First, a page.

When One is Not the Loneliest Number
Yesterday, I had a conversation with a dear friend who is in the throes of a failing relationship. I don’t write much about relationships of the romantic ilk, because I’m not very good at them. As I approach my 13th wedding anniversary, I can still state this without being disingenuous.
The relationship roulette that I played finally had me landing on someone who doesn’t scare easily, whose self-knowledge was only superseded by his compassion for others and who simply stood still as I thrashed about uncomfortably, waiting for me to tire myself out.
It took me a good thirty plus years to reach a point where I accepted that I could be loved and that hey, wasn’t it cool that despite my moodiness and insecurities, he didn’t run away screaming? Part of me feels like I earned it, which is wrong – completely, completely wrong. If we had to earn the love we got, the orphanages would be full and you’d have to buy marriage licenses in bulk.
For a good couple of decades, I struggled as a single woman to support myself, get an education and figure out the meaning of life (still unsolved to date). I dated or did something that looked similar to dating. I spent many hours agonizing over one shitty relationship or another. I went through long periods of being alone – some of them filled with longing, other times with contentment.
The worst moments were those when I realized that all the excitement and passion had been put down on the wrong horse. Those first few months, when everything is new and shiny and possibilities bloom where none had been before – it’s a mixture of euphoria and slight craziness. And then you run into exes or his drinking starts to look like a problem or you realize, without acknowledging it, that you don’t really like him.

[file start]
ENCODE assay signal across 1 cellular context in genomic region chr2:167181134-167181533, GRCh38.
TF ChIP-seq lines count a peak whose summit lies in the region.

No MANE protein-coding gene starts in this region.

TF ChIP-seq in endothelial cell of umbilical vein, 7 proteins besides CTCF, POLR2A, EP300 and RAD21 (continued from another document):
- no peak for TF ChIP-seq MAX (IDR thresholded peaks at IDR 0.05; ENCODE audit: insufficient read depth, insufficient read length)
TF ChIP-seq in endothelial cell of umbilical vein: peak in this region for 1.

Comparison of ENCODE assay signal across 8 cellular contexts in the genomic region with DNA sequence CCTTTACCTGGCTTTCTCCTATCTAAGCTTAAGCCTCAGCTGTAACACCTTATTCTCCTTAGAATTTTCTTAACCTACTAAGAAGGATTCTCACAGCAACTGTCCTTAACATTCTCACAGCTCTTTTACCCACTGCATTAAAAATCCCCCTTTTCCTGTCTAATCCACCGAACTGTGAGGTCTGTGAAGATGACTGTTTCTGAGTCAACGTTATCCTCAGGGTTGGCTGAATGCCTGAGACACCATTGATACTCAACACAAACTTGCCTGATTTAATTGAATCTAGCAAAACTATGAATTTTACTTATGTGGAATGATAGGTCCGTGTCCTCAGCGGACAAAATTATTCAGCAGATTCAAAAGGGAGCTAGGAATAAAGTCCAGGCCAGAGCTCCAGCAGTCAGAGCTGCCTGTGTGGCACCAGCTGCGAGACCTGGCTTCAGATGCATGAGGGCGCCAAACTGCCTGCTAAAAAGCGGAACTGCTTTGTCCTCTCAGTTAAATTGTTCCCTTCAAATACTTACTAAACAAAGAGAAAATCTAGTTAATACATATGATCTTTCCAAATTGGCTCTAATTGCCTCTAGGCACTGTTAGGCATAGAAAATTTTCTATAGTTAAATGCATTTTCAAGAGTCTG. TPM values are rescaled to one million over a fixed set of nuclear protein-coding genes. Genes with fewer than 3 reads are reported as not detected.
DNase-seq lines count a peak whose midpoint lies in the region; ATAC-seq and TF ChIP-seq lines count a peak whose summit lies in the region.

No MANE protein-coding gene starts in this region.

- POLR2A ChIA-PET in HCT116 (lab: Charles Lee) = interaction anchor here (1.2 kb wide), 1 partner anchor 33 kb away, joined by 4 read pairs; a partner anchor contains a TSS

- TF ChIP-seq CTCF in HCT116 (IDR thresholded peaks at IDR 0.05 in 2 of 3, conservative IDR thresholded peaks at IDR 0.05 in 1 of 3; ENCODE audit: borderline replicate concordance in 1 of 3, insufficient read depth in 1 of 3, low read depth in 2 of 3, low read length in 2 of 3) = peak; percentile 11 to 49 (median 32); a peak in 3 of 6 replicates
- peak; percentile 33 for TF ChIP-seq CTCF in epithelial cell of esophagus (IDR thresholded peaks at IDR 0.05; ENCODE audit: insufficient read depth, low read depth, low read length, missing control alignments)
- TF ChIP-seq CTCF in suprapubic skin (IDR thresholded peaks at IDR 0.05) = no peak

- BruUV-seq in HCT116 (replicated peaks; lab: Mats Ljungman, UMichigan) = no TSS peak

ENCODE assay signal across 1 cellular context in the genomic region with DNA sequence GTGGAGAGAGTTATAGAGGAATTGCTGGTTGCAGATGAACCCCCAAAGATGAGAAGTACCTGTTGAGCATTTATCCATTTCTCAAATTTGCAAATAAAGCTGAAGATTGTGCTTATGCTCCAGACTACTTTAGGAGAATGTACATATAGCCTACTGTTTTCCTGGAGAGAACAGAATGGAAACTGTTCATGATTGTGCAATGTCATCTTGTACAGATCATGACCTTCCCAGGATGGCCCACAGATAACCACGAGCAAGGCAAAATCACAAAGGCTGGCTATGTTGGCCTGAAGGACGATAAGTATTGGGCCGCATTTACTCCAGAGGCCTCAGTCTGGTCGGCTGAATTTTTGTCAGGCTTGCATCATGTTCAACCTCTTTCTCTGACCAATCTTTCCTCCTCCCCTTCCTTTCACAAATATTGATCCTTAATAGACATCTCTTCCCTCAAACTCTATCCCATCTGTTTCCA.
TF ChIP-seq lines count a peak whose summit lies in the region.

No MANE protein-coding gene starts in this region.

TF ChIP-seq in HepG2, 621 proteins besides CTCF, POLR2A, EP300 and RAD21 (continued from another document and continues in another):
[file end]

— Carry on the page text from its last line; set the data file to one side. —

This happens in the middle of the euphoria, so you ignore the warning flags or emergency sirens in favor of hope. I’d play a gender card here, but I’ve met enough men who also ignore the male friend who seems to be over far too often or jibes about their jobs or hobbies. Usually it’s because she’s really, really pretty. But we’ll call it holding on in favor of hope, regardless.
I could write about the need for self-esteem and confidence and being secure with one’s self, but I’m writing about the time between creeping doubt, that shadow you see out of the corner of your eye, and the time when you’ll be playing Bonnie Raitt’s “I Can’t Make You Love Me” on repeat until one of your friends accidentally scratches the CD with a machete.
I found it gut-wrenching and miserable. Some of my friends would blithely move on from relationships, but I was always late to the game. Giving up hope and accepting that the euphoria is over only came after regurgitating every monotonous detail to friends – reminding myself over and over of those things that gave me hope in the first place.
There is nothing lonelier than being with someone, knowing somewhere in your mind that they’re not really with you. It is the loneliest time, these moments between euphoria and the death of hope. Ah, the wild, irreconcilable hope. Imagining the phone ringing or him showing up at the front door loaded with flowers and abject apologies. Visions of a life shared becoming distant and blurry.
I had a lot of good advice to give my friend. In my 20s, I would have talked smack about men and joked about horrible things to do to their cars or laundry. I’ve never been a vengeful type, but I was self-injurious – staying up all night, composing godawful love letters, eating horribly, smoking and drinking too much. So my advice to the heartbroken is now – please take care of yourself.
Be kind, let your grief be yours, sleep properly, write it all out, go for a walk. It all hurts like hell, I know. And these moments of hope crop up over and over again. And each time you have to remind yourself of the things that killed hope. Until one day, it doesn’t matter as much anymore. Until you have a happy moment or two or three and you managed it alone.
Talk to your friends, but limit the gruesome re-tellings. I was fortunate to have very patient friends who years later would recite my obsession with some drunken womanizer and how relieved they were when I finally stopped talking about it. Patience seems to be the quality that the people in my life exemplify.
Perhaps it’s too easy to give this advice. I’m not alone at the moment. But it took a lot of time alone to get here and I know life changes on a dime. Be patient. Take care of yourself. Know that this is going to take a little time. And that being alone is not the flip side of love and euphoria. Being alone is being comforted by the company you know and trust best.